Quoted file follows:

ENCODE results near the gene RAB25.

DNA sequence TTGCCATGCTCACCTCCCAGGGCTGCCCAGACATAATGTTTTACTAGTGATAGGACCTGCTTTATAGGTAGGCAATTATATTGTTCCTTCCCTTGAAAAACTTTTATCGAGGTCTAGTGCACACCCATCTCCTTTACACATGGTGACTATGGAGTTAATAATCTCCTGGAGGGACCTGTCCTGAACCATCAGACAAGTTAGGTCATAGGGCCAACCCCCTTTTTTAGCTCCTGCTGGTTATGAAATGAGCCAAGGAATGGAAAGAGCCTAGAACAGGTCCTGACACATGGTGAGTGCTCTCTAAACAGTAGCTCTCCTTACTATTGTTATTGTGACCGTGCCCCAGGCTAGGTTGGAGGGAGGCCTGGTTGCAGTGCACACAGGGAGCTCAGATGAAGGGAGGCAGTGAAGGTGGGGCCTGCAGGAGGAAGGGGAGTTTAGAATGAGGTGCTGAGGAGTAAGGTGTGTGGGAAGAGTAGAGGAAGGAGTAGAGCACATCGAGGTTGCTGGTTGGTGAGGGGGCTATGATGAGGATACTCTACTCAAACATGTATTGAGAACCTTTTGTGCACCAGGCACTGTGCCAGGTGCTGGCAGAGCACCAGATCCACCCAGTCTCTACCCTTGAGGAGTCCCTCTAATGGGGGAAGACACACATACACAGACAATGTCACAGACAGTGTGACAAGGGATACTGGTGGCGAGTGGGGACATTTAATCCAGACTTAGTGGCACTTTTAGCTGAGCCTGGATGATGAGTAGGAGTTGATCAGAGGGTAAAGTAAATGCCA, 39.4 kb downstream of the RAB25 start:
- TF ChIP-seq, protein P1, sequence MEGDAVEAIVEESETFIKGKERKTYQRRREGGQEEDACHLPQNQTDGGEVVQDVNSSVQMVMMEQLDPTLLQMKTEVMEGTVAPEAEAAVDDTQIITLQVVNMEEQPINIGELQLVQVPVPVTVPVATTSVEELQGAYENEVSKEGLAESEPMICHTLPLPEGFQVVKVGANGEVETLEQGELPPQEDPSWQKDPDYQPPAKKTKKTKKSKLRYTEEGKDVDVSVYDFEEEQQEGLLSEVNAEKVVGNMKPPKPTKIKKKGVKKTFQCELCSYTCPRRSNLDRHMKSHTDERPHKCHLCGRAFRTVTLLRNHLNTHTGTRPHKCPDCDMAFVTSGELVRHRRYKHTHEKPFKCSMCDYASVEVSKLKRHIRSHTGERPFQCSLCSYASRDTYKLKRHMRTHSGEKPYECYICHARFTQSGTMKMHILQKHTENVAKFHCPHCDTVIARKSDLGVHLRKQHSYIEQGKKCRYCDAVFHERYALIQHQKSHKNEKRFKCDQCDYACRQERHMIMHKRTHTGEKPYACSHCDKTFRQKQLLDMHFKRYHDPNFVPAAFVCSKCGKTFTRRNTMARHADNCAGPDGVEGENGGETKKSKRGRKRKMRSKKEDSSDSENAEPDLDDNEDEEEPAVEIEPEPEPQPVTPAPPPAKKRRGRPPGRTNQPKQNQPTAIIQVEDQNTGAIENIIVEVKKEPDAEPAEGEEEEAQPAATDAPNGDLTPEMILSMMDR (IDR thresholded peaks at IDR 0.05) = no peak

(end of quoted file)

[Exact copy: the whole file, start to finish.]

ENCODE results near the gene RAB25.

DNA sequence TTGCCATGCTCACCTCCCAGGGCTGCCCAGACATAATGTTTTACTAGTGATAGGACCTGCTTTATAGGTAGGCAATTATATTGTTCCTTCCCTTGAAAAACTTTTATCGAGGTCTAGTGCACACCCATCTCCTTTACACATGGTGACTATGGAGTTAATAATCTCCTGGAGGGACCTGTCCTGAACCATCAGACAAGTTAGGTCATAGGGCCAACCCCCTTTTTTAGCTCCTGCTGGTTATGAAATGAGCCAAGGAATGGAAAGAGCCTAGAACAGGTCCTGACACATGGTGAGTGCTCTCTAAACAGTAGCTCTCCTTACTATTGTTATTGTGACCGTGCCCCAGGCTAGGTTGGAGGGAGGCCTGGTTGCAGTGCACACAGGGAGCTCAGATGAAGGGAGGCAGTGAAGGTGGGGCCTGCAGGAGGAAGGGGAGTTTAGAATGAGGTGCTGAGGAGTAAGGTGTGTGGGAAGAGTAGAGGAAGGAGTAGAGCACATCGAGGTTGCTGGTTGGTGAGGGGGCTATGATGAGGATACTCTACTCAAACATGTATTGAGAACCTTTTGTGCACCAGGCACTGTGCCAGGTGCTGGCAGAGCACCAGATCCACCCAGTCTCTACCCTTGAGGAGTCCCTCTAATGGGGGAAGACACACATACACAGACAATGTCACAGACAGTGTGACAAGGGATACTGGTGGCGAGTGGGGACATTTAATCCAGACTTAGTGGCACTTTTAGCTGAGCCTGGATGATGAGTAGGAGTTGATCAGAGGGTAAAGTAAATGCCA, 39.4 kb downstream of the RAB25 start:
- TF ChIP-seq, protein P1, sequence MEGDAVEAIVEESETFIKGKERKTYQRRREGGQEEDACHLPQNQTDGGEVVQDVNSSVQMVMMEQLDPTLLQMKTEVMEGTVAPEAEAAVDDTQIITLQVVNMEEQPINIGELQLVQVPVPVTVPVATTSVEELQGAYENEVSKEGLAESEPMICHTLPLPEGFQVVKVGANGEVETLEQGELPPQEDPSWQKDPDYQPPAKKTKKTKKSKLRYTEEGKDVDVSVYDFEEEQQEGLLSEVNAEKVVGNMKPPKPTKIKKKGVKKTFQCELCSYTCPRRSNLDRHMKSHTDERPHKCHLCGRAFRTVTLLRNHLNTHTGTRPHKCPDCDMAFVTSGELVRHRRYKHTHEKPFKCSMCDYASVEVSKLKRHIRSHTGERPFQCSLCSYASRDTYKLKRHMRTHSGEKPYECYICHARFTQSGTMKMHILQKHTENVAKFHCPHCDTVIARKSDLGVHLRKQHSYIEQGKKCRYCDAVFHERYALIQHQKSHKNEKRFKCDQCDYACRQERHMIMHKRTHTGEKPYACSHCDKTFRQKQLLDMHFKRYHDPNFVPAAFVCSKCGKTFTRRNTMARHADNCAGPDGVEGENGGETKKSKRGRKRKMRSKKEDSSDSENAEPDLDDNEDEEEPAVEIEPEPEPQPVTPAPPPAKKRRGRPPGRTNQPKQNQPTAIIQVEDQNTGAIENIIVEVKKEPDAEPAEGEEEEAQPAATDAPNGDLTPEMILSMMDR (IDR thresholded peaks at IDR 0.05) = no peak